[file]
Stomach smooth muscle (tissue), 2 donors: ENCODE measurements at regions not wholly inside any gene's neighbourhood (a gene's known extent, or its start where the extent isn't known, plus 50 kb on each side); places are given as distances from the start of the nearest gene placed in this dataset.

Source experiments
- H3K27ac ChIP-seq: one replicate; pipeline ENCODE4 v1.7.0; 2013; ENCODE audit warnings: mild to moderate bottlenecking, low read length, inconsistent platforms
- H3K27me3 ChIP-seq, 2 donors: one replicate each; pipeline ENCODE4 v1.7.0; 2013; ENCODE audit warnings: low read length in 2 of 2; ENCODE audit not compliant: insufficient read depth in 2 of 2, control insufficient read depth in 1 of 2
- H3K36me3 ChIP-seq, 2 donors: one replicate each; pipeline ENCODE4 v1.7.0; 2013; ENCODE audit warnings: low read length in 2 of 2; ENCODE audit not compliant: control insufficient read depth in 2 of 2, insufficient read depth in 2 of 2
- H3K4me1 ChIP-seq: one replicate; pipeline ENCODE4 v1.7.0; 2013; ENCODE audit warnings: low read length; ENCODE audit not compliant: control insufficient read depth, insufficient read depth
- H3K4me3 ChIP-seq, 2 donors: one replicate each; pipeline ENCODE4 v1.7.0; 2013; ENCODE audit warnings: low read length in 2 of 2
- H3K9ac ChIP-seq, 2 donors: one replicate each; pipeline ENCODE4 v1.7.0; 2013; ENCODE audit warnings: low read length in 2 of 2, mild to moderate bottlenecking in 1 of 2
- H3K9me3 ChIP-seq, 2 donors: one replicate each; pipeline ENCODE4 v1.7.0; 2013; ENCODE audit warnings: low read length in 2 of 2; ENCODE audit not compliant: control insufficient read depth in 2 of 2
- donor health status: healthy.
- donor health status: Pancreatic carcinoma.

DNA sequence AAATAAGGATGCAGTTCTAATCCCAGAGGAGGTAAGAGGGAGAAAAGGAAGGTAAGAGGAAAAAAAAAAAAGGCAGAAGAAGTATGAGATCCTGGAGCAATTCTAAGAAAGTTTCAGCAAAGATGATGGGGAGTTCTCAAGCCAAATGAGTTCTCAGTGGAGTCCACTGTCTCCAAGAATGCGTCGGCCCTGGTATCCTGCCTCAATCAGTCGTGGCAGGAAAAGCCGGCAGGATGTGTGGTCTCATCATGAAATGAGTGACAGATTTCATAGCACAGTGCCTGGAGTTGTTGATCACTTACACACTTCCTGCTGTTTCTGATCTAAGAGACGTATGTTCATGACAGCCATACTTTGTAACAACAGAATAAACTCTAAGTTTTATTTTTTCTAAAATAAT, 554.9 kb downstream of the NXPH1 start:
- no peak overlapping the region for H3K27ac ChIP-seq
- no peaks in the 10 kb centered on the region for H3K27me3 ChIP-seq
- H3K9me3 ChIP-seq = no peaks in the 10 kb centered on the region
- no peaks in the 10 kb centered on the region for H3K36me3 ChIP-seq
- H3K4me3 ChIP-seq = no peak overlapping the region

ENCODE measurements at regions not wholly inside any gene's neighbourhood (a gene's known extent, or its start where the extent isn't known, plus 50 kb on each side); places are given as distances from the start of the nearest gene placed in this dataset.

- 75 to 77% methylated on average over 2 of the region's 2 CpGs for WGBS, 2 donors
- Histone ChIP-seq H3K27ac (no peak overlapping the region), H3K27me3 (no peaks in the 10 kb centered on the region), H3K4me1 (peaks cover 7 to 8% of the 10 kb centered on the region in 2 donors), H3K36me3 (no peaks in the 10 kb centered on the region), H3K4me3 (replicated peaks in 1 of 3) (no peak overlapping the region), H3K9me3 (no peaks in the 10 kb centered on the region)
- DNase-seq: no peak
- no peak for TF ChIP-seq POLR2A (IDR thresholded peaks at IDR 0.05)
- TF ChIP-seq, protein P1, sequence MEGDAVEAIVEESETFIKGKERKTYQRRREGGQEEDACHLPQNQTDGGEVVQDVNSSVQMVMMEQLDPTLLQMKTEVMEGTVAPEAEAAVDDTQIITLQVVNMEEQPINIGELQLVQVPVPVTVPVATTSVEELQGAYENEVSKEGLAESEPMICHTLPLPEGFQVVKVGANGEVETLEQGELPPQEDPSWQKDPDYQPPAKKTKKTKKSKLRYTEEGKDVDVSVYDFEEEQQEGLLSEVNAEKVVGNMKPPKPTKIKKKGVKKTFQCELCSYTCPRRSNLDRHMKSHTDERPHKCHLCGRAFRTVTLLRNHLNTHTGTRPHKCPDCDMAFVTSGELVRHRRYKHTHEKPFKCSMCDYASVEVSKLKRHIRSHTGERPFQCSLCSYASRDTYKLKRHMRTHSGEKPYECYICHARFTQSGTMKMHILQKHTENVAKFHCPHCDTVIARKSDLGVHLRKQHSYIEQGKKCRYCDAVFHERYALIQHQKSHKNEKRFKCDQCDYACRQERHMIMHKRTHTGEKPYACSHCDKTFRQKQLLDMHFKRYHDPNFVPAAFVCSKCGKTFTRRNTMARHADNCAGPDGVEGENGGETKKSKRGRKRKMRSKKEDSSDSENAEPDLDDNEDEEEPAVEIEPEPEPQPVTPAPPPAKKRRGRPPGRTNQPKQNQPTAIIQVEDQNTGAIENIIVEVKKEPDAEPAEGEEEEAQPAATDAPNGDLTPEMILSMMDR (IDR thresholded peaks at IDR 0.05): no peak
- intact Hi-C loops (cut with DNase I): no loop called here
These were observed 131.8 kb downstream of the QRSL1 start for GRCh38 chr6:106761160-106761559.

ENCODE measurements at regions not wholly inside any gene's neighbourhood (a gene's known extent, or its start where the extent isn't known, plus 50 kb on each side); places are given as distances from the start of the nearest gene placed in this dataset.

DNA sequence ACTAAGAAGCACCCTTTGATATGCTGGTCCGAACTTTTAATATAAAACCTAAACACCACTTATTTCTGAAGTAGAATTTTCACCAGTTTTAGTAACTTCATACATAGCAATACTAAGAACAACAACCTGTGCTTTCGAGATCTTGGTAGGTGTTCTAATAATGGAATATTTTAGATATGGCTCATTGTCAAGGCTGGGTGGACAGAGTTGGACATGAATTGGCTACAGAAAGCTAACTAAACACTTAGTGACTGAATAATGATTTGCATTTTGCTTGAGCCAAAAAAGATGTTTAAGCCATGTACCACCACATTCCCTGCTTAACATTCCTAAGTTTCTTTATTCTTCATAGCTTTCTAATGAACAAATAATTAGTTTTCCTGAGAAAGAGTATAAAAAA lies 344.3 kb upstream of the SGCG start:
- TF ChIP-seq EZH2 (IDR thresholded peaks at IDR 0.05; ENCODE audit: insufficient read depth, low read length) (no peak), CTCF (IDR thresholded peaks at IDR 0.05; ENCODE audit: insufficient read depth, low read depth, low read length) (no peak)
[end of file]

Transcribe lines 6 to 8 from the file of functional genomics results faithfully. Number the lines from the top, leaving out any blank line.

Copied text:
- H3K4me1 ChIP-seq: one replicate; pipeline ENCODE4 v1.7.0; 2013; ENCODE audit warnings: low read length; ENCODE audit not compliant: control insufficient read depth, insufficient read depth
- H3K4me3 ChIP-seq, 2 donors: one replicate each; pipeline ENCODE4 v1.7.0; 2013; ENCODE audit warnings: low read length in 2 of 2
- H3K9ac ChIP-seq, 2 donors: one replicate each; pipeline ENCODE4 v1.7.0; 2013; ENCODE audit warnings: low read length in 2 of 2, mild to moderate bottlenecking in 1 of 2